Regulators have been given the go-ahead to develop new regulations that will seek to curb unsuitable annuity sales and the improper use of senior designations.
During the summer meeting of the National Association of Insurance Commissioners here, the NAIC’s executive committee approved these charges.
However, Birny Birnbaum, an NAIC funded consumer advocate, said the problem might not be just unsuitable sales, but could also be the way commissions are paid. “What if you couldn’t get more than 20% commission in year one and you got a certain percent each year after that?” he said. In some cases commissions can equal up to 110% of the first year premium on the sale, he said. “You don’t hear about an inappropriate umbrella policy,” he added, making a point of contrast.
“I would discourage you from revolutionizing the entire compensation structure of the industry,” said Michael Lovendusky, a representative with the American Council of Life Insurers, told regulators. “You could put every one on salary and it would still not prevent unsuitable sales.”
The proposed senior designations model is on a fast-track with a potential June 16 vote on a draft that could be brought to plenary by the end of June, said New York Superintendent Eric Dinallo, chair of the Life Insurance and Annuities “A” Committee. This model, based on a model adopted by the North American Securities Administrators Association, Washington, received on April 1 the support of AARP and ACLI, both of Washington, and the National Association of Insurance and Financial Advisors, Falls Church, Va.
Prior to the “A” Committee discussion on a new suitability product, the Suitability of Annuity Sales Working Group met to begin looking at how to get a handle on what they say are continuing problems associated with the sale of annuities to seniors.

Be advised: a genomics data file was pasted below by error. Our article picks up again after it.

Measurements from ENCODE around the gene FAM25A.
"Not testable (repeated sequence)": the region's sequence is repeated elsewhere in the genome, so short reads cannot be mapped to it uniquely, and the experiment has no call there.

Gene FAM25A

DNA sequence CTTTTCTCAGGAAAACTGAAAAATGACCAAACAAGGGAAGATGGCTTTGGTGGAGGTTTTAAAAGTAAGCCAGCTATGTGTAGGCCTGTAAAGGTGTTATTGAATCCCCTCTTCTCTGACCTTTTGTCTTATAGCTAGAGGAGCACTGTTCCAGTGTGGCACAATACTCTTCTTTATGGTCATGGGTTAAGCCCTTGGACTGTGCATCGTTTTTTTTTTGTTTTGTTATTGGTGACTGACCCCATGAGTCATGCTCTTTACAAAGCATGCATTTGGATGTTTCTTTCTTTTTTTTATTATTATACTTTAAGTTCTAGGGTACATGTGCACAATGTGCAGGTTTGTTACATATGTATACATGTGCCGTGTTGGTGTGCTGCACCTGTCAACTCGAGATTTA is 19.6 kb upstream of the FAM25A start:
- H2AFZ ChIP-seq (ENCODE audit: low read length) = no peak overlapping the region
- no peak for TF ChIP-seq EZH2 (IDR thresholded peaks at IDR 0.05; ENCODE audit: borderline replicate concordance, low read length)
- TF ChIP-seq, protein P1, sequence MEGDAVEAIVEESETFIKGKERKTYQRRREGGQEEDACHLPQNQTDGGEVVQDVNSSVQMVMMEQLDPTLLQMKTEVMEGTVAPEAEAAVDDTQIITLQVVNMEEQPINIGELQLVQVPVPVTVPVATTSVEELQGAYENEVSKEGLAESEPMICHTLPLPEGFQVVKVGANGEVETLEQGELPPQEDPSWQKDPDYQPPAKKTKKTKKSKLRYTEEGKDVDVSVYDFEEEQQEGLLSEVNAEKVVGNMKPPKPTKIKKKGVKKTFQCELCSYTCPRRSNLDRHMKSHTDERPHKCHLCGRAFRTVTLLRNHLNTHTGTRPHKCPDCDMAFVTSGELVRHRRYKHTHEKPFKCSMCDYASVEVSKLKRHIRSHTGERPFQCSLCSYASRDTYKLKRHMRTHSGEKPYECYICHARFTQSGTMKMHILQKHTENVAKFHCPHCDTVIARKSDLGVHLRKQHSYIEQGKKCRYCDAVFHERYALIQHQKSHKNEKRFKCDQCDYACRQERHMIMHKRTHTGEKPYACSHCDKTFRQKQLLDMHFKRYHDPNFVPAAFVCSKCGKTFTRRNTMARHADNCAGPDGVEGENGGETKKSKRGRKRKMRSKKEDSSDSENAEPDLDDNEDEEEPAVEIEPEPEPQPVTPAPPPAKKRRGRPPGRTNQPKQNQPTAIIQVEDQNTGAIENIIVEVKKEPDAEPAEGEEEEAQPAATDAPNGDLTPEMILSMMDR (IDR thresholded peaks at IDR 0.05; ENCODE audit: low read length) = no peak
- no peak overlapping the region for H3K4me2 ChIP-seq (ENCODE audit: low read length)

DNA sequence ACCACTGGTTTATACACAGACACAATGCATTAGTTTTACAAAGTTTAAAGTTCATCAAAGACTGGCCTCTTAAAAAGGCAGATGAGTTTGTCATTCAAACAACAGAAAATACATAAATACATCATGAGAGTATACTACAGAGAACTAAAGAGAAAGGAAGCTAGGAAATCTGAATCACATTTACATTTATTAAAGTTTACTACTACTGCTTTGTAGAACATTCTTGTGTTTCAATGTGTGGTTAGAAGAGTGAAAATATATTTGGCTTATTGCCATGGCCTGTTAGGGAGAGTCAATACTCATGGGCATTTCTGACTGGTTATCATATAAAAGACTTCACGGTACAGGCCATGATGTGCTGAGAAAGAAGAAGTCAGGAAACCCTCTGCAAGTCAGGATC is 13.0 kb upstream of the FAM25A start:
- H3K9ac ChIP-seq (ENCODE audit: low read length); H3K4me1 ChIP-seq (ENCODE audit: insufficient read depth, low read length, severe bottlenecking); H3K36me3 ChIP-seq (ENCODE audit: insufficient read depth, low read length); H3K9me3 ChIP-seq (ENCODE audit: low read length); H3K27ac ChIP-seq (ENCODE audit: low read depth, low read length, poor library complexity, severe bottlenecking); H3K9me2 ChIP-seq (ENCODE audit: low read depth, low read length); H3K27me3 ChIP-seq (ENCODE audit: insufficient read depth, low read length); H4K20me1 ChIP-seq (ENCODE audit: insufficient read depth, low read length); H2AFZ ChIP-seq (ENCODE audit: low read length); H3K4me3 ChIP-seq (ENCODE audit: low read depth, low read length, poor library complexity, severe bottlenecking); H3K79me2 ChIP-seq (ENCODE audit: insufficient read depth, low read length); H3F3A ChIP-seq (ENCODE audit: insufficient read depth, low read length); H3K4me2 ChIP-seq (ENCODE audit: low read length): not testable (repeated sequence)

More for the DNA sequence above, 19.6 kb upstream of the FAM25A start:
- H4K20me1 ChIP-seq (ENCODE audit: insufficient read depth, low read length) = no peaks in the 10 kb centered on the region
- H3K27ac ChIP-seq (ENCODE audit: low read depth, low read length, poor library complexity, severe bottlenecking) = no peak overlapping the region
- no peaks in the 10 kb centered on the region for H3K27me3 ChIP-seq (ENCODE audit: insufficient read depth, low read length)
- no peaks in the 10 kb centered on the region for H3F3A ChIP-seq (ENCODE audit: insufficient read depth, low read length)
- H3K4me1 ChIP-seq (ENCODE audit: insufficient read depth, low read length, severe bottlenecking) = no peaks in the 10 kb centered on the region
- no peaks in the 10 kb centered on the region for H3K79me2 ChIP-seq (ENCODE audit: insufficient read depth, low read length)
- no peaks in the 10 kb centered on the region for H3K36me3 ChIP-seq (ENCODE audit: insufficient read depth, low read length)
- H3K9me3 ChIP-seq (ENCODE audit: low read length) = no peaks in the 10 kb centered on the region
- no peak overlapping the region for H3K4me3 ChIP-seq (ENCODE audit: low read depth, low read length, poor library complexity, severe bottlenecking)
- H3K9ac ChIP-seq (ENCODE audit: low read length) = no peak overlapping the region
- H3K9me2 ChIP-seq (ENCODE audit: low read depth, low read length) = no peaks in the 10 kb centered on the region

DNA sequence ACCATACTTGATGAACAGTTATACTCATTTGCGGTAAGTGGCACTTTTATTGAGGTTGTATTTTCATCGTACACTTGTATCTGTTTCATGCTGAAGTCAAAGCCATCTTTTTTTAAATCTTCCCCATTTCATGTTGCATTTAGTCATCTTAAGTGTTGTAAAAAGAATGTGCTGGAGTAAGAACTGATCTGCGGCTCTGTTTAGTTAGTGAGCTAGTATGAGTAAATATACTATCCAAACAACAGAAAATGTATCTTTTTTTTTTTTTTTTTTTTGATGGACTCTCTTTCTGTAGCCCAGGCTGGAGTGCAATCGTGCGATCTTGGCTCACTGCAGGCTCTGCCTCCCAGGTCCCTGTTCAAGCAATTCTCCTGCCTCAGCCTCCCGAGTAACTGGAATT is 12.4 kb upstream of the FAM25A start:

The NAIC already has 2 versions of a suitability model in place in approximately 35 states. One version focuses strictly on the suitability of sales to consumers age 65 and over. A second version expands on the original to include all consumers.
But recent activity convinced regulators in states such as Florida, Iowa, New York and Wisconsin to charge the Life & Annuities “A” Committee with looking into the possibility of creating a new model that would be more comprehensive and cover new problems that regulators see surfacing such as the misuse of senior designations by producers.
During the call, Kim Shaul representing Wisconsin, started the discussion by telling regulators what kinds of problems are surfacing in her state. She said the state has set up an Annuities Suitability Advisory Committee and has found that older adults do appear to be the focus of annuity sales with 76% of new annuities sold to those 65 years of age and older. Among the problems Shaul noted were: inadequate disclosure, not being told the length of a surrender charge or not understanding the impact of those charges, stressing the initial interest rate in discussions although that is not the guaranteed rate, and not enough discussion about a free-look period.
Jim Mumford, an Iowa regulator, detailed some of the tools his state uses to ensure suitability, including the NAIC Suitability model, a model disclosure regulation, agent training requirements, as well as a collaborative effort on indexed annuities with the ACLI and NAIC-funded consumer advocate Brenda Cude.
One of the issues that arose was whether and how to incorporate guidelines that already exist, such as guidelines from FINRA, Washington.
Mary Beth Senkiewicz, a Florida regulator, said the issue of suitable sales to seniors is a significant one in her state. She said there is evidence that some producers are not properly selling these products, although she said she did not want to use a broad brush in describing the issue. Senkiewicz reviewed some of the details in a new Florida law (CS-4CS-4SB2082) which among other points makes twisting and churning a misdemeanor in the first degree, and willfully submitting a fraudulent signature a felony in the 3rd degree. The effective date for the new law will be Jan. 1, 2009 or whenever the final rule is adopted.
In Alaska, according to regulator Katie Campbell, the state put in a provision to the nonforfeiture law where a company had to use the later of a 10-year period or age 70 in order to prevent extremely long surrender schedules for those contracts issued to older seniors. Utah has a similar law according to Utah regulator Tomasz Serbinowski.
Riva Kinstlick, vice president-external affairs with Prudential, Newark, N.J., said one major industry change that may be affecting the suitability of sales is the growth of producers who are independent third party agents who are not bound by the requirements of one carrier.